05-17 ice templating from ceramics to soft materials

[Image above] Research on ice-templated ceramics (left) guided the work of Carnegie Mellon scientists on ice-templated artificial blood vessels. The picture on right is from an earlier study in which the Carnegie Mellon scientists developed the freeform 3D ice-templating method they used to create the artificial blood vessels. Credit: (left) White et al., International Journal of Applied Ceramic Technology; (right) Garg et al., Advanced Science (CC BY 4.0)

By Becky Stewart

If, like me, you live in a region underlain by silty clay soil, you may have emerged on a late fall or early spring morning to find your yard disrupted by frost heaving. It’s a bit disconcerting to find your carefully mulched garden beds suddenly looking like Hobbiton, with rows of needle-like ice crystals shoved up into mounds above the ground.

Although these frost-heaving structures are merely a curiosity for many people, for scientists in the 1980s, they were the inspiration for early applications of ice templating.

Ice templating, or freeze casting, is a controllable, scalable, and environmentally friendly process for creating all kinds of porous materials, traditionally rigid ones such as ceramics and metals. The technique involves harnessing the phase transformation of a solvent from liquid to crystalline solid. As the crystals grow, they redistribute particles of the target material within the solution or slurry. Removing the crystals leaves pores in the formed material.

Water is the most used solvent because it is cheap and abundant, and its freezing properties are well understood. But though the solidification behavior of water is well understood, the complex interactions between water as the solvent and the other target materials in the process are less well researched. As such, the complete range of properties that could be achieved in the final material using this process is still unknown.

The early days of ice templating

Early ice templating research focused on ceramic materials. The goal was to create ceramics with a higher degree of porosity but comparable compressive strength to the unaltered material. Some of the applications proposed for ceramics fabricated by this process include scaffolds for antibacterial silver loading in biocompatible materials, in composites with negative thermal expansion and reduced material costs, and in dye-sensitized solar cells. However, commercial applications of ice-templated rigid materials are currently limited to alumina foams or cellulose foams in thermal insulation.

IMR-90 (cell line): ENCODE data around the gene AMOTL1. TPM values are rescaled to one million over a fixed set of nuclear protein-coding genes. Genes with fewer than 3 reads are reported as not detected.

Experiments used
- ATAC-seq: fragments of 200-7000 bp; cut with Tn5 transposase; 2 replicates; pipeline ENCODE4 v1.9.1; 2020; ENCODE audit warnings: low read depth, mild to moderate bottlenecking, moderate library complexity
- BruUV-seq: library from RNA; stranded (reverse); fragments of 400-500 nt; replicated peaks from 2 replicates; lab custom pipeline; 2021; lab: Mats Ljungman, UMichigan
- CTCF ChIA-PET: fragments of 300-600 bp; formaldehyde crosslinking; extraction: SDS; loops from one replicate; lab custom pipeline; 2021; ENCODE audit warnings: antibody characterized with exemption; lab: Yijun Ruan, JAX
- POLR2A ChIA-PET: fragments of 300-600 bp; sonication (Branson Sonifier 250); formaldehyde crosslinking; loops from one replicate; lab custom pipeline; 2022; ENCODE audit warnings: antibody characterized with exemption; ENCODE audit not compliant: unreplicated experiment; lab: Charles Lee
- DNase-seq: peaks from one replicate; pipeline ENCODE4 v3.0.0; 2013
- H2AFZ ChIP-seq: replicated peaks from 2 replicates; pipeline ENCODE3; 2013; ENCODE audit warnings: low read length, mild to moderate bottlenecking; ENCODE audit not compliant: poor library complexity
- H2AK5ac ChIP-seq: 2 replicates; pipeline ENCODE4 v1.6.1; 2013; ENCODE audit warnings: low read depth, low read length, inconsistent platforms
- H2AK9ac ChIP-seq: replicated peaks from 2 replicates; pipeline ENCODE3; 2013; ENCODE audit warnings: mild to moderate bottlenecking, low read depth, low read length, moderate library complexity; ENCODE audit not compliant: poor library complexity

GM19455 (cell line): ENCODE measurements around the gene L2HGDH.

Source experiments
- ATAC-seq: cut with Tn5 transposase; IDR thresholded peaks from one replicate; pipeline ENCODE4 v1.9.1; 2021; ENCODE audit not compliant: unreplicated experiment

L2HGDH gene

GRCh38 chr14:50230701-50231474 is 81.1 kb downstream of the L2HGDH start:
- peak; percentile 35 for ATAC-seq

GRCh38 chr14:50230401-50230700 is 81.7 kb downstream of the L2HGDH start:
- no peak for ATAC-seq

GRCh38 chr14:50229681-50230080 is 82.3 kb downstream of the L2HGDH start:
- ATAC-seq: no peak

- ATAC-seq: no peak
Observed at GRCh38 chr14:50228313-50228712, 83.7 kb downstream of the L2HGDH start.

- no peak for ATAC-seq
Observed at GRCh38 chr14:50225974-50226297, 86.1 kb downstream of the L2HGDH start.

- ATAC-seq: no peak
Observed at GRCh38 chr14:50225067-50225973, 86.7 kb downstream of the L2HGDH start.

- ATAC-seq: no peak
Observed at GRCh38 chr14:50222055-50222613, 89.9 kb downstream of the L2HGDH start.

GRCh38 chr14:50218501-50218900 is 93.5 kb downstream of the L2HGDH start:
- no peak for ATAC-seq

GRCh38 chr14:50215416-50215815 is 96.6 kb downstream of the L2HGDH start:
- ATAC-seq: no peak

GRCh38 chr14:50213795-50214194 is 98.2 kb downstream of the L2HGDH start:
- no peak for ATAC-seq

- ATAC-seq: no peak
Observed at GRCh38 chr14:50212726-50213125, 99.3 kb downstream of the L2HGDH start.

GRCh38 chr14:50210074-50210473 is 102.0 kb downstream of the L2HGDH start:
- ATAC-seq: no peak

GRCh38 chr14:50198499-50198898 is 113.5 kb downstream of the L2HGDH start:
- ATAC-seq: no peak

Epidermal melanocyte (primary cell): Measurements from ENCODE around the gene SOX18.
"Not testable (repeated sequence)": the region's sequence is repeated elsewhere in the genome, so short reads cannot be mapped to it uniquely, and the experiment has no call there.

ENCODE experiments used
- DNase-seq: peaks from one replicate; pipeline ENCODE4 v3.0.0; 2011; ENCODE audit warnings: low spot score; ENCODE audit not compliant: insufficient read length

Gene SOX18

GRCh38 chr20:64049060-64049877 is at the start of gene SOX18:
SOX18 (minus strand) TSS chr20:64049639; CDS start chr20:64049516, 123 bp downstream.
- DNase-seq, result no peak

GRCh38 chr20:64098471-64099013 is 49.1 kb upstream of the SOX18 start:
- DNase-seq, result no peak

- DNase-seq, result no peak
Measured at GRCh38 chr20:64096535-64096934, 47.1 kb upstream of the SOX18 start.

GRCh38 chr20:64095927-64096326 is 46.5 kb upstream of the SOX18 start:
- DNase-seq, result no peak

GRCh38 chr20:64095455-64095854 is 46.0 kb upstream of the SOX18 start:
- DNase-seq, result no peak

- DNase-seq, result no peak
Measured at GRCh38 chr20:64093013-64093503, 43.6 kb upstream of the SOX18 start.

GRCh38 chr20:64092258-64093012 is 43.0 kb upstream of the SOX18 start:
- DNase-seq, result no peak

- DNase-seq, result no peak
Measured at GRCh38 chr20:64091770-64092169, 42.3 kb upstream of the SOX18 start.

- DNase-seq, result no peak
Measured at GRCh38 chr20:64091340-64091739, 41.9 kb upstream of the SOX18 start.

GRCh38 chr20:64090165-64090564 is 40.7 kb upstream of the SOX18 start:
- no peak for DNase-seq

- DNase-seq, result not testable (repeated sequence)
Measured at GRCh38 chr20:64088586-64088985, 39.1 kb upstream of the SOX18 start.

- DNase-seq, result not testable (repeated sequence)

The extensive work on ice templating of ceramics in the past decade has provided great insight into how solvent choice, particle size and concentration of the solute powder, and freezing conditions impact the templating process. This knowledge enabled researchers to begin applying these insights to other materials, as described in the section below.

New applications of ice templating

Advancements in the ceramics field have often supported innovation and discoveries in other fields. For example, modern electronics would not be possible without the early development of ceramic insulators. Space exploration would be much more challenging without high-quality telescope lenses, which are made from glass or glass-ceramics.

Similarly, the use of ice templating to create porous materials has moved beyond rigid ceramic and metal materials to soft matter, such as polymers. It is also enabling the creation of bioinspired materials with hierarchical architectures, as demonstrated in a recent study by scientists at Carnegie Mellon University.

In their study, the Carnegie Mellon scientists used a freeform 3D ice-templating method they previously developed to create artificial blood vessels in engineered tissue. The Carnegie Mellon team drew on historical research on ice-templated ceramics (and other materials) for inspiration to make this advancement into flexible materials.

Ice templating of biomimetic materials holds enormous potential. Fabrication of microporous polymeric materials by this method can provide tissue-growth scaffolds, injectable microcarriers for drug delivery, or silk fibroin nacre for smart materials.

The knowledge gained from early work on ice-templated ceramics is making these new applications possible. Ice templating may remain in the forefront of science in the future, enabling the development of many more materials with tunable porosity and other properties.

Further reading

Deville, S., “The lure of ice-templating: Recent trends and opportunities for porous materials,” Scripta Materialia 2018, 147: 119–124.

Deville, S., Meille, S., and Seuba, J., “A meta-analysis of the mechanical properties of ice-templated ceramics and metals,” Science and Technology of Advanced Materials 2015, 16(4): 043501.

Hautcoeur, D., “Freeze casting,” Encyclopedia of Materials: Technical Ceramics and Glasses 2021, 1: 195–202.

Li, M., Dai, X.G., Gao, W.W., and Bai, H., “Ice-templated fabrication of porous materials with bioinspired architecture and functionality,” Accounts of Materials Research 2022, 3(11): 1173–1185.